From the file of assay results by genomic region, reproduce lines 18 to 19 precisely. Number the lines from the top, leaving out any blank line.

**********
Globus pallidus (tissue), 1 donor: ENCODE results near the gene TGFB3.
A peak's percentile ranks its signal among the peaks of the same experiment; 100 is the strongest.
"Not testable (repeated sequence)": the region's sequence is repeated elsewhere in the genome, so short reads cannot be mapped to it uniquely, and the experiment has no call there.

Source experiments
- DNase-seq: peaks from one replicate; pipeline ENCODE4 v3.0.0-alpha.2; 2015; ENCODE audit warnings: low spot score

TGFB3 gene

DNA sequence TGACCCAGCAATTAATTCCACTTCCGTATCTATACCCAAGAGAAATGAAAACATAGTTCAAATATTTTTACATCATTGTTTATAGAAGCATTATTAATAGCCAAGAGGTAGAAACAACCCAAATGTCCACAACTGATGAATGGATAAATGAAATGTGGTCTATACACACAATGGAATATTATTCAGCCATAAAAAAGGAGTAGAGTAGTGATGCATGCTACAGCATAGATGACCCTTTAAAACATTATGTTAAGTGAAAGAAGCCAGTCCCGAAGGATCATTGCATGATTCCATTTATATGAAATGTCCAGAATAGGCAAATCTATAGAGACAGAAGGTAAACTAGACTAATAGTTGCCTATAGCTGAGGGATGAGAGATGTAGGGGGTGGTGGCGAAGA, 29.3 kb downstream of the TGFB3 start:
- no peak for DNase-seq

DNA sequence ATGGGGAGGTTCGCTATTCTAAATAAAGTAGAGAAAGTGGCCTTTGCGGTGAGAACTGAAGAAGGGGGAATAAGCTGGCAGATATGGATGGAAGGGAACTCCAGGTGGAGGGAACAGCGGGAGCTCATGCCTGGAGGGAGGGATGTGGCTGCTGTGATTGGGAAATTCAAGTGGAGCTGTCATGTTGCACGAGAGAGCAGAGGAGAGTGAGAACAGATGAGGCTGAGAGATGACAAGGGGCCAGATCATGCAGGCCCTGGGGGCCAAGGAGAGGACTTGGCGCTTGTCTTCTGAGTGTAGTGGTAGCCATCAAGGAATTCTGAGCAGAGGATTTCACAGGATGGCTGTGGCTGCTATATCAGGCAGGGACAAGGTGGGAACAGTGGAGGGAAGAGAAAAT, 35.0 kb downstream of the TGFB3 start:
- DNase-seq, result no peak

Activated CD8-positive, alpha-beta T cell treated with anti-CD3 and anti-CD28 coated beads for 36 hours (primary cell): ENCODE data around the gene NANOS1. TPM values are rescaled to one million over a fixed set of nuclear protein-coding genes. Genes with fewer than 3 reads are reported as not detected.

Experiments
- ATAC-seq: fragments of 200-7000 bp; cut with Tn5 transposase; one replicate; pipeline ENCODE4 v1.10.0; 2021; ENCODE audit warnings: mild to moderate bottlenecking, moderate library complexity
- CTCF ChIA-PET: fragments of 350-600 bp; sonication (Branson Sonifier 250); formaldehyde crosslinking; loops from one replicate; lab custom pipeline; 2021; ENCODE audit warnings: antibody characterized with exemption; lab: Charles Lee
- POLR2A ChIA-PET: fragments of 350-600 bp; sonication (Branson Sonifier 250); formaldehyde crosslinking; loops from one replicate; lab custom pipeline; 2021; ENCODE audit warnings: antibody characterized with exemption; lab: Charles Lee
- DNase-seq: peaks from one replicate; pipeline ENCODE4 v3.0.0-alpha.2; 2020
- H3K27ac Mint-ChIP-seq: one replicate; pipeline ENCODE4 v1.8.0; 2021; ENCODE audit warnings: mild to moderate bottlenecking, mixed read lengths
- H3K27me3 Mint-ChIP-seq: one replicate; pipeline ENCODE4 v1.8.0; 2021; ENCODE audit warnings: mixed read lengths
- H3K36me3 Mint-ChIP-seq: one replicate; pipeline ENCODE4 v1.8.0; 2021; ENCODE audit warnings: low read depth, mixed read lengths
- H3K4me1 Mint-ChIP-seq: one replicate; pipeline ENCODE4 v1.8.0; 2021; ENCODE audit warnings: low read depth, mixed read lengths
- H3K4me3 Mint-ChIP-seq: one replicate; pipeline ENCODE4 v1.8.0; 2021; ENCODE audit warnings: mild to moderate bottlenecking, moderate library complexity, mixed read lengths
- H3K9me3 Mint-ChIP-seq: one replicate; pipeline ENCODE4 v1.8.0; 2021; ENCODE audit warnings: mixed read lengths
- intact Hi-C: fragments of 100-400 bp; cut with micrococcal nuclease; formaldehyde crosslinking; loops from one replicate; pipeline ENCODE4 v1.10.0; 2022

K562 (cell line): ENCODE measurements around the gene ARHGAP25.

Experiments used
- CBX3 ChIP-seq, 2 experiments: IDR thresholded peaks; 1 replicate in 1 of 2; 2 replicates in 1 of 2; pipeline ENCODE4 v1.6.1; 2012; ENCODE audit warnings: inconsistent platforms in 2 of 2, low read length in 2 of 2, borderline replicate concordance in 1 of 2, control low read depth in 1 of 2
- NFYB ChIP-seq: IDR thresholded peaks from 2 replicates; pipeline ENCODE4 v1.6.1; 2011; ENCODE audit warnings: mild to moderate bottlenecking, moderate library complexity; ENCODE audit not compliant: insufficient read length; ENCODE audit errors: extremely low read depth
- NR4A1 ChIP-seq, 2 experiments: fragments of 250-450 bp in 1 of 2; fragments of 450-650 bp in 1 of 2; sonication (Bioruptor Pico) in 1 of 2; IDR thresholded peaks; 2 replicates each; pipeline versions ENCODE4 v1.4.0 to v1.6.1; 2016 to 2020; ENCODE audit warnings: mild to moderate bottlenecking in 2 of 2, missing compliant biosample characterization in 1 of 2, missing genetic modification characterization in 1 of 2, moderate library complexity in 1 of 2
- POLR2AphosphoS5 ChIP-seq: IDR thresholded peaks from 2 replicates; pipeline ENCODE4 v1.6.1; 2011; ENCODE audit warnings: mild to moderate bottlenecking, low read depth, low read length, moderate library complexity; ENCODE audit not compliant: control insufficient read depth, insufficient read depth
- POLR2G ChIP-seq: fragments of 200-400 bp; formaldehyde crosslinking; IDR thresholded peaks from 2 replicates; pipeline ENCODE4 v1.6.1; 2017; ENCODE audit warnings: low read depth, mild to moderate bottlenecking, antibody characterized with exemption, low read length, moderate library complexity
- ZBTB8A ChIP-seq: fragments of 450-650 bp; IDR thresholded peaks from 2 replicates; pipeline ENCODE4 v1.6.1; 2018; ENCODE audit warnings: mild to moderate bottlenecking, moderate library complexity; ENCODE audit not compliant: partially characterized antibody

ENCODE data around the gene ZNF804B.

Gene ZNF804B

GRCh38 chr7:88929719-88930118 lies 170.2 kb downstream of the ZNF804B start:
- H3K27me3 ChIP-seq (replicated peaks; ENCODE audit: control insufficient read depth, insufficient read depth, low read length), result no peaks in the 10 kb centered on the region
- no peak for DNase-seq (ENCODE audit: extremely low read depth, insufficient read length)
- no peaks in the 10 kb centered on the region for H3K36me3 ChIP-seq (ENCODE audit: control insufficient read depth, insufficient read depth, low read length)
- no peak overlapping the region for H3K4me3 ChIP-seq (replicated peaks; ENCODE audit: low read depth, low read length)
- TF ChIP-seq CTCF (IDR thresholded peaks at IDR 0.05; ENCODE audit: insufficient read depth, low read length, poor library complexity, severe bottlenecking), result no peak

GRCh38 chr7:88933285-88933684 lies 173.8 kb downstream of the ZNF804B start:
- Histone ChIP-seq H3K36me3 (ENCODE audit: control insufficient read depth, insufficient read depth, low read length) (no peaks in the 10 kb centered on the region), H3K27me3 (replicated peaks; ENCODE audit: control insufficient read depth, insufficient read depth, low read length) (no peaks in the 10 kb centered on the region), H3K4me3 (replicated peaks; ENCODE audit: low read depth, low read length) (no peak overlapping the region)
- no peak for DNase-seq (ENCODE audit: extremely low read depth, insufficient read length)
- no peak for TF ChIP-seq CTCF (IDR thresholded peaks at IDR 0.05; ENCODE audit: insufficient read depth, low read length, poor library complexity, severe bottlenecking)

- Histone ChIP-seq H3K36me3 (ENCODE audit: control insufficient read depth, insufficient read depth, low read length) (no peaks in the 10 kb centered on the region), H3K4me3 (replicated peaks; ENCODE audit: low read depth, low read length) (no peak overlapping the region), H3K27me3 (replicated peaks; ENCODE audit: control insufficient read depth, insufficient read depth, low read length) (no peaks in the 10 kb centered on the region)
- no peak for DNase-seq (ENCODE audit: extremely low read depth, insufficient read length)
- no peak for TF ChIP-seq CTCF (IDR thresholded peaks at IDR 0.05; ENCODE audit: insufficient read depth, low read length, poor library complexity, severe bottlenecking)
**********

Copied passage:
- H3K27me3 Mint-ChIP-seq: one replicate; pipeline ENCODE4 v1.8.0; 2021; ENCODE audit warnings: mixed read lengths
- H3K36me3 Mint-ChIP-seq: one replicate; pipeline ENCODE4 v1.8.0; 2021; ENCODE audit warnings: low read depth, mixed read lengths